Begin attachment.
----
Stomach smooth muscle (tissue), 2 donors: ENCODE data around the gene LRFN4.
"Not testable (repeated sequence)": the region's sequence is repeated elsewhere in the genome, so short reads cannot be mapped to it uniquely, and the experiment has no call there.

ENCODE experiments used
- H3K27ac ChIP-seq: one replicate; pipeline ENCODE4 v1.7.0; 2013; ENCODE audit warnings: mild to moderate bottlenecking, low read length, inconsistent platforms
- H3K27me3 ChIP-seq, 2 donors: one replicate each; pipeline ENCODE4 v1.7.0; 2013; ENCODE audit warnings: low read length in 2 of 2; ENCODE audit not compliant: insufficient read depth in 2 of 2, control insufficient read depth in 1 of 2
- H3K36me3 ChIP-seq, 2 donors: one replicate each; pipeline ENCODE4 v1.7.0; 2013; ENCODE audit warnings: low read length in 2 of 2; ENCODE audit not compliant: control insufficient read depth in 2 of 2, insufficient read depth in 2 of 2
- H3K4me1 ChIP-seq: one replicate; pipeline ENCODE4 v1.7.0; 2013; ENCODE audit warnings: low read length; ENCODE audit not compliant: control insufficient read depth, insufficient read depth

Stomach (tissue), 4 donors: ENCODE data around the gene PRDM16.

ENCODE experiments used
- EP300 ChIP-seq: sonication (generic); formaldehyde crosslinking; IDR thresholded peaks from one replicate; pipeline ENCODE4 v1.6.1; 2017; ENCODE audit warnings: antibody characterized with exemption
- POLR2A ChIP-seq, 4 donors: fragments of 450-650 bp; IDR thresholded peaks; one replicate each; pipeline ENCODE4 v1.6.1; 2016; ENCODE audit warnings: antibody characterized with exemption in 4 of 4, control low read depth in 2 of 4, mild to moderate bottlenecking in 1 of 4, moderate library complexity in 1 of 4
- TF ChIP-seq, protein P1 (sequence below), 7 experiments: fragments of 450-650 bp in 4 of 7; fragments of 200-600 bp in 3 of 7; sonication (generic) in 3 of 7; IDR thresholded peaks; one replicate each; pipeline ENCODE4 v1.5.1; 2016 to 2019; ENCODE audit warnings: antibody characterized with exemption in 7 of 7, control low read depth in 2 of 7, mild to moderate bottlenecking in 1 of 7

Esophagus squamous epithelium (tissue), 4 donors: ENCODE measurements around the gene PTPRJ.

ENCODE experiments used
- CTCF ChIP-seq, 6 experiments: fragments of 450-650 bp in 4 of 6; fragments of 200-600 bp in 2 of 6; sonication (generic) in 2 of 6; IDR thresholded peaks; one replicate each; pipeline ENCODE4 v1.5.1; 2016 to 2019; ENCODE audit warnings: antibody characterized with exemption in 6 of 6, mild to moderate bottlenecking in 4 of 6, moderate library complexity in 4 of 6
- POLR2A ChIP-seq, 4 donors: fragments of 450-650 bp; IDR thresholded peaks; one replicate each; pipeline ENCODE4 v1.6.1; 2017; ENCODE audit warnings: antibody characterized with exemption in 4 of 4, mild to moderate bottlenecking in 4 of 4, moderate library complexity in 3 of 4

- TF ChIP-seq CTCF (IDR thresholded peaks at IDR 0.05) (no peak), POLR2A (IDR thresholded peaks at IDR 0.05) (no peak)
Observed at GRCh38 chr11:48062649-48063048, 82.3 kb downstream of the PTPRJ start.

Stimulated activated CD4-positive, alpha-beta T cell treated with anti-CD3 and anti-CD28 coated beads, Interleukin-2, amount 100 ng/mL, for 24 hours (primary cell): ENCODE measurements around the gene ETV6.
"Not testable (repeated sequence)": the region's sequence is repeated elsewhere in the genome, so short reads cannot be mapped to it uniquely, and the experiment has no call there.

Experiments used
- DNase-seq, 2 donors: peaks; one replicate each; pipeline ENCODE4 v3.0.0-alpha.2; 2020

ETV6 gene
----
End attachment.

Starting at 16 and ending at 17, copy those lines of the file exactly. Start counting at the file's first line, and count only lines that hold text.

- POLR2A ChIP-seq, 4 donors: fragments of 450-650 bp; IDR thresholded peaks; one replicate each; pipeline ENCODE4 v1.6.1; 2017; ENCODE audit warnings: antibody characterized with exemption in 4 of 4, mild to moderate bottlenecking in 4 of 4, moderate library complexity in 3 of 4

- TF ChIP-seq CTCF (IDR thresholded peaks at IDR 0.05) (no peak), POLR2A (IDR thresholded peaks at IDR 0.05) (no peak)